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Coding Style

Code in a way that helps others to understand your code. Any fool can write code that a computer can understand. Good programmers write code that humans can understand.(Martin Fowler)

Since CMSimple_XH 1.6 the pear coding standards have been adopted for the core. Extension writers may consider adopting these coding standards also, but of course that is no requirement.

Because some people get religious when talking about their coding style, don't take this list as something like the Ten Commandments, but just as ten suggestions to increase readibility of your plugins and addons.

  1. Alway use <?php ?>, never the shorthands <? ?> or <?= ?>.
  2. Choose understandable names for functions and variables and avoid using new global variables as far as possible. And prefix your functions with e.g. the plugin's name (because we can't use namespaces for compatibility with PHP < 5.3).
  3. Indent your code with 4 spaces or tabs 4 spaces long in a logical manner.
  4. It is recommended to use curly brackets, even if they are not required.
    // bad (concerning point #2 as well):
    if ($t == '')e('undefined', 'file', $fl);
     
    // better:
    if ($temp == ''){
       error_message('undefined', 'file', $file);
    }
    // or:
    if ($temp == '')
    {
       error_message('undefined', 'file', $file);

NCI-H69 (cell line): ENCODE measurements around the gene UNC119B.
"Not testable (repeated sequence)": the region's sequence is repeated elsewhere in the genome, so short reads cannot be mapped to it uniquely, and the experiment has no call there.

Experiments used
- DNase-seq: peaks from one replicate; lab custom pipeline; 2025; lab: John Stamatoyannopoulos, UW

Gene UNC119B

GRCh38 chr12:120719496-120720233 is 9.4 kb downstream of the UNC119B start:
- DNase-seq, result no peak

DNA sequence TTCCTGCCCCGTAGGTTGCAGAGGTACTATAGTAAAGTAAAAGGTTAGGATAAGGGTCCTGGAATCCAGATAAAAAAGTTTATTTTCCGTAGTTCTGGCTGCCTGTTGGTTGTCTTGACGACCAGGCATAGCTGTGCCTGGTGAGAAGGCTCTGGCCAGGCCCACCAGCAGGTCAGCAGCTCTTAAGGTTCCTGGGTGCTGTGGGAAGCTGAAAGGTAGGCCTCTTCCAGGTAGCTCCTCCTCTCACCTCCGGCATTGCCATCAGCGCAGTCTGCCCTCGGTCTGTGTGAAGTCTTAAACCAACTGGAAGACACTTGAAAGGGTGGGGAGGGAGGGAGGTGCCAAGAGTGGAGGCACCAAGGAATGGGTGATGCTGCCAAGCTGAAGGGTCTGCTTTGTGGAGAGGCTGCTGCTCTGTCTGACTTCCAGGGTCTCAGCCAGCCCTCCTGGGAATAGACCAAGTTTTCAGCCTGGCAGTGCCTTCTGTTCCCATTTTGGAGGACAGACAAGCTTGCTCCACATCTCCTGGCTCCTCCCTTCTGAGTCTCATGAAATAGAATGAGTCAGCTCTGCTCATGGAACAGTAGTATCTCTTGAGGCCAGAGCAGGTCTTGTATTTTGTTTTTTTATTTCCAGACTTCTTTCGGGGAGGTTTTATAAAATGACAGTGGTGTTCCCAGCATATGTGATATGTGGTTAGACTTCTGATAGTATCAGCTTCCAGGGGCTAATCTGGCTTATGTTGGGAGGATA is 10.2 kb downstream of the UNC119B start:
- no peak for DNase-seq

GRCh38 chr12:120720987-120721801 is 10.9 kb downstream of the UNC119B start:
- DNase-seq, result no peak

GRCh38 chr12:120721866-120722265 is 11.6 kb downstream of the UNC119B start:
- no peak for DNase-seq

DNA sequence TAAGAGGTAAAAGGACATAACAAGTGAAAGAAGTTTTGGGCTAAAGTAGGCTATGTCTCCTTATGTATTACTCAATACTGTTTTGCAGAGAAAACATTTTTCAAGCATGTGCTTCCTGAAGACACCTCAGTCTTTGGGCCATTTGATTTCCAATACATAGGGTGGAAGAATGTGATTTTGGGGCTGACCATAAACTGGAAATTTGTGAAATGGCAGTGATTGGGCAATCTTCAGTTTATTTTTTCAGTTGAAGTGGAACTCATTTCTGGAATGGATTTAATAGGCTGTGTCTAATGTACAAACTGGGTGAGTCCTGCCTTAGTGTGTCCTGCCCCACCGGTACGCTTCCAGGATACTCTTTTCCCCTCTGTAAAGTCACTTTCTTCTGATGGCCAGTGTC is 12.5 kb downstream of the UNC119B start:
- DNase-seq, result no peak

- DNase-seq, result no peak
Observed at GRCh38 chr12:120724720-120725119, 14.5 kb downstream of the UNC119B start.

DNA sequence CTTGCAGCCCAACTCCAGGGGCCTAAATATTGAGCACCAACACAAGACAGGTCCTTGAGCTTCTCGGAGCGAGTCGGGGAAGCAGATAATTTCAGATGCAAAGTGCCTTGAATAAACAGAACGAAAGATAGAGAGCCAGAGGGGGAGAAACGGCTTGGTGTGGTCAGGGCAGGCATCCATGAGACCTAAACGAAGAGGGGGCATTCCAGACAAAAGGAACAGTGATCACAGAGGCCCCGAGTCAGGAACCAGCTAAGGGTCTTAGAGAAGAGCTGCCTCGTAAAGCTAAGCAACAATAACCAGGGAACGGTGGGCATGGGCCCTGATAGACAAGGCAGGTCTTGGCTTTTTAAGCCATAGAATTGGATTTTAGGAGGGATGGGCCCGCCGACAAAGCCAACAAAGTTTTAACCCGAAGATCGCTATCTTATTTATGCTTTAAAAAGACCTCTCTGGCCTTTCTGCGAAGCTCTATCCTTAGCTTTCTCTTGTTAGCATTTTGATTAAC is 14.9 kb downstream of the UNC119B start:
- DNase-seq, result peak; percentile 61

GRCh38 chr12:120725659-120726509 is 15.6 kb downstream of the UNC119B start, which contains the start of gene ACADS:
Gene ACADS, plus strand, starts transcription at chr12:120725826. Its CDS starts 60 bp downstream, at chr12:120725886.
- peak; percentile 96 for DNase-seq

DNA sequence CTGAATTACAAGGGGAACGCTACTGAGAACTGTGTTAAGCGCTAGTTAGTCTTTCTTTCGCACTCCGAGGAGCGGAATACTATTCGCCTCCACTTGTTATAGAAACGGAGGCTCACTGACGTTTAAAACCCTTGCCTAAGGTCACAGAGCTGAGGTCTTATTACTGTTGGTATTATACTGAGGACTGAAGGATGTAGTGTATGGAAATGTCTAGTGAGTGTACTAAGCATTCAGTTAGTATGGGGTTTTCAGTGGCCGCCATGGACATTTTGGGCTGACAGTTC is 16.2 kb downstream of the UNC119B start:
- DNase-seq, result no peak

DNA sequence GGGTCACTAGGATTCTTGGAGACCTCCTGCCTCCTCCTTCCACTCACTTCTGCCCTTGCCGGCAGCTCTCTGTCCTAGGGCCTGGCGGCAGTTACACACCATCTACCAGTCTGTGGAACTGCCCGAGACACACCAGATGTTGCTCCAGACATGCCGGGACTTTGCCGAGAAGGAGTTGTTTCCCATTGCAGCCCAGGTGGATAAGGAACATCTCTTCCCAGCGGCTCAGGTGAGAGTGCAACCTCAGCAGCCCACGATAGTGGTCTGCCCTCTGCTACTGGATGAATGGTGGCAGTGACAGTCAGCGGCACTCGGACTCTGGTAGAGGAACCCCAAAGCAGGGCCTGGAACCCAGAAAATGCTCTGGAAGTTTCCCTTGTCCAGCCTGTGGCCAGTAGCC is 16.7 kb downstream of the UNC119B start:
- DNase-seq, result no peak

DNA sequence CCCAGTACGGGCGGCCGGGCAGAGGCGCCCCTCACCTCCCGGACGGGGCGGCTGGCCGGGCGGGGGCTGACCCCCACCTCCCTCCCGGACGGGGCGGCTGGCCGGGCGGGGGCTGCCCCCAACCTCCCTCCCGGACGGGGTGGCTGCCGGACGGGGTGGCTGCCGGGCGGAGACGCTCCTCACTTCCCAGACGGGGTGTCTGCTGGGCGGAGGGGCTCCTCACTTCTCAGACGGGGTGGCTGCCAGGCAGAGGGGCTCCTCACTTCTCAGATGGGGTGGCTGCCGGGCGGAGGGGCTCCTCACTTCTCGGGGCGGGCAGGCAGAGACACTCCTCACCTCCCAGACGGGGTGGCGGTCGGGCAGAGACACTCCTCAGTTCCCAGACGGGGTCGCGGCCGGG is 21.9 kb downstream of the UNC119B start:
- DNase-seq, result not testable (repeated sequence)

}
  5. Use single quotes, at least in case when there is nothing to evaluate in the string.
    //bad:
    echo "<a href=\"http://www.cmsimple-xh.org\" title=\"CMSimple_XH\">CMSimple_XH</a>";
    //better:
    echo '<a href="http://www.cmsimple-xh.org" title="CMSimple_XH">CMSimple_XH</a>';
  6. Separate parameters and operators with spaces
    // bad:
    function some_function($foo,$bar){
        if($foo==bar){
             return $foo+$bar;
        }
    }
    // better:
    function some_function($foo, $bar){
         if($foo == bar){
             return $foo + $bar;
        }
    }
    // or:
    function some_function($foo, $bar)
    {
        if($foo == bar)
        {
            return $foo + $bar;
        }
    }

    If there are a lot of parameters or conditions use linebreaks and indentation.

    // bad:
    if(isset($foo) && $foo > 1 && $foo < 45 && $bar == true){
        //...
    }
    // better:
    if(    isset($foo)
        && $foo > 1
        && $foo < 45
        && $bar == true
    ) {
        //...
    } 
  7. Do not nest too many things, and write short code lines (max. 80 characters is usually recommended).
    // bad:
    $foo = explode('§', preg_replace("/(<h[1-".$cf['menu']['levels']."][^>]*>)/i", \\1", str_replace('§', '&#167;', rf($pth['file']['content']))));
     
    // better: 
    $foo = rf($pth['file']['content']);
    $foo = str_replace('§', '&#167;' $foo);
    $foo = preg_replace('/(<h[1-'
         . $cf['menu']['levels']
         . '][^>]*>)/i', '§\\1', $foo);
    $foo = explode('§', $foo);   

    While writing short lines place the concatenation dot in multiple lines exactly under the “=“

    // bad:
    $foo = $foo1.$foo2.$foo3.(my_super_cool_calculation).etc;
     
    // better: 
    $foo = $foo1
         . $foo2
         . $foo3
         . (my_super_cool_calculation)
         . etc;
  8. Function names are better too long than too short. A descriptive phrase as function name makes understanding the code easier. Start with lower case letter and separate words using camelBack or underscores.
  9. Class definitions should start with uppercase and have a linebreak before the opening bracket.
    class Toy
    {
       //...
    }
  10. Indent the assignments in arrays.
    // bad:
    array('drink' => 'coffee', 'do_not_watch'=>'tv','eat'=>'bread');
     
    // better:
    array(
        'drink'        => 'coffee',
        'do_not_watch' => 'tv',
        'eat'          => 'bread',
    );
 
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